In a talk given to a group of missionaries when he was a member of the Council of the Twelve, President Kimball spoke about the importance of testimony bearing, he said:
“Now this testimony bearing is not some strange eccentric thing which only we do. This is a fundamental part of the Church. … I remember bearing my testimony when I was just a child in Primary and in Sunday School. It is basic. It is important … We have critics who say it is silly to have little children bear their testimonies and that they cannot know it is true. Undoubtedly their knowledge is limited. But they can have feelings, and testimonies are feelings, not merely the accumulation of facts. Testimonies come from the heart. And so, they become a basic thing. … We have testimonies all through the Church. When we get a group of presidents of missions together, we bear our testimonies and when members get together in little groups almost anywhere they formally or informally bear their testimonies.
“At home we bear testimonies, we of the Twelve. The eighteen and a half years I have been in the Twelve, we have been holding a quarterly testimony meeting. We go to the temple early in the morning, the twelve of us, or as many as are not too far away from headquarters, … in our own room upon the fourth floor. Here is a room in which there are twelve old leather-covered chairs. They are very old. I think they have been occupied by apostles for half a century at least. The leather is wearing, but they are still comfortable old chairs. They are in a semicircle. We have our clerk there. President Smith sits at one end and the youngest member sits at the other. We sit in horse-shoe fashion. We sing. Brother Lee plays the organ or he leads the singing and I play the organ. We have a little pump organ which we pump with our feet. We pray very earnestly for the Spirit of the Lord to be with us and then we hear the minutes of our last meeting in great detail. The minutes take fifteen or twenty minutes to read … (and they) are thrilling. We hear again the testimonies we heard three months ago from the brethren.
“Then President Smith, who is President of the Twelve, generally stands up and with his books in his hand opens the scriptures to us, I think a great deal like the Lord did to the two men on their way to Emmaus …
“We are fasting. Two of us administer to (the sacrament} and we pass (it) to each other. And then the testimonies begin. We spend three or four hours, just the twelve of us, bearing testimony to each other. I mention this so you may know (that testimony bearing) is basic and is an important part of the Church program. If the Twelve Apostles need to bear testimony to each other to express themselves and speak their gratitude to the Lord, then the missionaries may need it too, to sustain and lift and inspire them, and to keep the fires burning. We sing again, and pray, and go back to our regular duties.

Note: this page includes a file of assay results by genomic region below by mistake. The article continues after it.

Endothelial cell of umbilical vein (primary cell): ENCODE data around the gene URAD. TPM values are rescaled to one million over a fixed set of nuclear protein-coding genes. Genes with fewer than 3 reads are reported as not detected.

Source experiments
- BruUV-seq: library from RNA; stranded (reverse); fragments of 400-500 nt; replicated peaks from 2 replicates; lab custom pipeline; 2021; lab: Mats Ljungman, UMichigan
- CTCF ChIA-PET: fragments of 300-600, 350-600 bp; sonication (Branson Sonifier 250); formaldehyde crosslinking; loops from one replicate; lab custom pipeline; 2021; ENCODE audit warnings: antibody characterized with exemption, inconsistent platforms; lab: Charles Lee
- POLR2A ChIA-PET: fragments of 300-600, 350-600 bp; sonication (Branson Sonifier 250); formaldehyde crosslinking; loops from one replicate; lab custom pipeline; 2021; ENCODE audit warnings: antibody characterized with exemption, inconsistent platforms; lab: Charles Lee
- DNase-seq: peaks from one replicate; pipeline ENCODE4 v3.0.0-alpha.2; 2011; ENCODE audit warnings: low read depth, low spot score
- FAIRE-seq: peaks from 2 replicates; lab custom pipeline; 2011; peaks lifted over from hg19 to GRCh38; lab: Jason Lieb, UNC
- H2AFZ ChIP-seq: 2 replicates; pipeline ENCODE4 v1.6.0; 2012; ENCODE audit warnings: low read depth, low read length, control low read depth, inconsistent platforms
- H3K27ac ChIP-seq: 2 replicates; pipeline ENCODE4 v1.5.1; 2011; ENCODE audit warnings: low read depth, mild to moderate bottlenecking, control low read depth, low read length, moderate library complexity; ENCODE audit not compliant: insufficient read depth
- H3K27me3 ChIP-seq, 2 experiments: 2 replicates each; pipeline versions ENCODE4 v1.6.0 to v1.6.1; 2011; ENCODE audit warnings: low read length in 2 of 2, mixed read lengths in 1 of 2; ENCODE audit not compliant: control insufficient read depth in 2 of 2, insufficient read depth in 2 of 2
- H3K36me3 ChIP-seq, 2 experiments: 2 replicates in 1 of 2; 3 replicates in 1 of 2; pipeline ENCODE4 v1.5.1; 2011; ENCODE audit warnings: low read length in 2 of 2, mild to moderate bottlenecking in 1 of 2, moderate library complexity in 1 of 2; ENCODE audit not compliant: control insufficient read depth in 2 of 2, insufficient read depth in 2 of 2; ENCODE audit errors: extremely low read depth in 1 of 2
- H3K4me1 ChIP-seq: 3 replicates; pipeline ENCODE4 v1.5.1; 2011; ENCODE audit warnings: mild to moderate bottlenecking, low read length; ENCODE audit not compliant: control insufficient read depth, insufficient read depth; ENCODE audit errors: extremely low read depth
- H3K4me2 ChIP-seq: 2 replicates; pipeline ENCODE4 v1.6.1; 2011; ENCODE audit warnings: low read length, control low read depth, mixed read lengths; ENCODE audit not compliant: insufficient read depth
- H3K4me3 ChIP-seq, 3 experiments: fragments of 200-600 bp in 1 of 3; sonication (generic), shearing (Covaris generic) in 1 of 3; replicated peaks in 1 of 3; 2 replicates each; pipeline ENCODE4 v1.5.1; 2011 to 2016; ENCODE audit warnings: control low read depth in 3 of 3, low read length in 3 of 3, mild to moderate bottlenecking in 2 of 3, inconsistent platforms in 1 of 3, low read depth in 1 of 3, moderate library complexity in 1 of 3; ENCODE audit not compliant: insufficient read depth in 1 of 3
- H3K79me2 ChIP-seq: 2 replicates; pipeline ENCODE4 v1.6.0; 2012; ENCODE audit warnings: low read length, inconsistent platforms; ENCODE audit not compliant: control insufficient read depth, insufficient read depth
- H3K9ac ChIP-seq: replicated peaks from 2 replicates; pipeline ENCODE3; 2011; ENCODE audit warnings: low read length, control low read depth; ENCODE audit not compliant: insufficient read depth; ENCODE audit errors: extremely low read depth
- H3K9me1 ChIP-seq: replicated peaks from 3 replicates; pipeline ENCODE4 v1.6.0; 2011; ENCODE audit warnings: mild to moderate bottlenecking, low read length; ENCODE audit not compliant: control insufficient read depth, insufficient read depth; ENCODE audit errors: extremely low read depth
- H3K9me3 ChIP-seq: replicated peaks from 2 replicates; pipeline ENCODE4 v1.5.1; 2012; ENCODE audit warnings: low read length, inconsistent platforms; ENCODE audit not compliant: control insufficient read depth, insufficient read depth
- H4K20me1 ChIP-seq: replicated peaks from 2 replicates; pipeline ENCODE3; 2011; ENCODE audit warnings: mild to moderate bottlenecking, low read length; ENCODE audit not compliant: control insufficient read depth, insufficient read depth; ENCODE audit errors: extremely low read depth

“Now we have another testimony meeting every six months on the Thursday preceding the General Conference. All of the General Authorities are there … in the room of the Presidency and the Twelve in the temple. At the top is a chair in which the President sits. Never does any one sit in that chair, except the Prophet of the Lord. Even though his counselors conduct the meeting when he is gone, they always sit in their own chairs …
“The sacrament is administered by two of the brethren, (we are fasting) generally two of the Twelve. Then we have our testimonies. The Patriarch, one of the Bishopric, one of the Seventies, one of the assistants, one or more of the Twelve, and all three of the Presidency, bear their testimonies. It is a glorious experience to have it all capped by the testimony of the Prophet of the Lord. To hear him stand there and say, ‘I know it is true. I know the Lord is responding. He is revealing His mind and will to us.’ I tell you that is an experience to remember.
“I mention this so you do not think that testimony bearing is some little thing that is incidental to the mission only. This is the Church program. It is powerful and mighty … It is the lifeblood of the organization and of the Church.” (The Berlin Spirit, January 1962.)